Also, if the events table is clustered by the event_date column, Snowflake can compress and encode the column more efficiently, as the values in each micro-partition are more likely to be similar or identical, which reduces the storage space and the memory usage of the table, and also improves the query performance.

Step-by-step process to Create Snowflake Index using Clustering Keys

Let's walk through a simple example to create Snowflake index using cluster keys...

Snowflake Indexing Example 1—Clustering a Single Column

CREATE TABLE customers (
    id INTEGER, 
    state STRING,
    name STRING
);

-- Load customer sample data
INSERT INTO customers VALUES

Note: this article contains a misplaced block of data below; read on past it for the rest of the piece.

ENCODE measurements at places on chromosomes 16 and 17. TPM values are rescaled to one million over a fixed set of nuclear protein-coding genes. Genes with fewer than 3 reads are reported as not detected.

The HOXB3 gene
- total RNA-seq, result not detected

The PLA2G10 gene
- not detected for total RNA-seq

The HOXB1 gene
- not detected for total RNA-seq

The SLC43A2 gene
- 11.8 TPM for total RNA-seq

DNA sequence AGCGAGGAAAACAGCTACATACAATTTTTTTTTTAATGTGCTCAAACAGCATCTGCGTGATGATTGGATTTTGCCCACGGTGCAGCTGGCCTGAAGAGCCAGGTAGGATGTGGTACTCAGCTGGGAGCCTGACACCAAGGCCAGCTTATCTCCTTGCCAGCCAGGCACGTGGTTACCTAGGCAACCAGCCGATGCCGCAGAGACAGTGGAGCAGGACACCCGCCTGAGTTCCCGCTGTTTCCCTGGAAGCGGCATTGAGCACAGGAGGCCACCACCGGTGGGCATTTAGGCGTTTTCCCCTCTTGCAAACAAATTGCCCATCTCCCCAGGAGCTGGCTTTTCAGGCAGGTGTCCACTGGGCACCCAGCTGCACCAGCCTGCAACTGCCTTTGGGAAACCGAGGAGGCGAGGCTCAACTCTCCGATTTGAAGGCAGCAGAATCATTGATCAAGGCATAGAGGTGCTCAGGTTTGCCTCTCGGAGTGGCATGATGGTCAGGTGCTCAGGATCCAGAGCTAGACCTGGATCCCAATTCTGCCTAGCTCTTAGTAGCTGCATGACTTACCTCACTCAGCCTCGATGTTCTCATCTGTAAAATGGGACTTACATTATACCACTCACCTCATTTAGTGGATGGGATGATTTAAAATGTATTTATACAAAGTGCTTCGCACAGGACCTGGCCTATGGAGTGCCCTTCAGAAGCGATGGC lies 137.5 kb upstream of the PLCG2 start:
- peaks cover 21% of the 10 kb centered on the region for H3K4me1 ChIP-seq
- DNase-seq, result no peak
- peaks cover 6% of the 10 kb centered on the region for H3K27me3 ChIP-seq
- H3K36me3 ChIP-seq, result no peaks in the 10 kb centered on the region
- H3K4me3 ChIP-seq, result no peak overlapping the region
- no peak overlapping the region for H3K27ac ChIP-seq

(1, 'California', 'John'),
    (2, 'Texas', 'Mike'), 
    (3, 'Florida', 'Sara'),
    (4, 'California', 'Jessica'),
    (5, 'New York', 'Chris');

ALTER TABLE customers 
CLUSTER BY (state);

SELECT * FROM customers;
Snowflake indexing example
Clustering a Single Column in Snowflake - Snowflake indexing
Clustering a Single Column in Snowflake - Snowflake indexing

As you can see, here we cluster the customers table based on the state column. This reorganizes the storage structure to put rows from the same state next to each other. State filters can now be applied efficiently:

Snowflake Indexing Example 2—Clustering Multiple Columns

ALTER TABLE customers 
CLUSTER BY (state, name);
Clustering Multiple Columns - Snowflake indexing
Clustering Multiple Columns - Snowflake indexing

Now data will be stored ordered by state then name. Any queries filtering on state or name can benefit from reduced scans from clustering:

SELECT *
FROM customers 
WHERE state = 'California'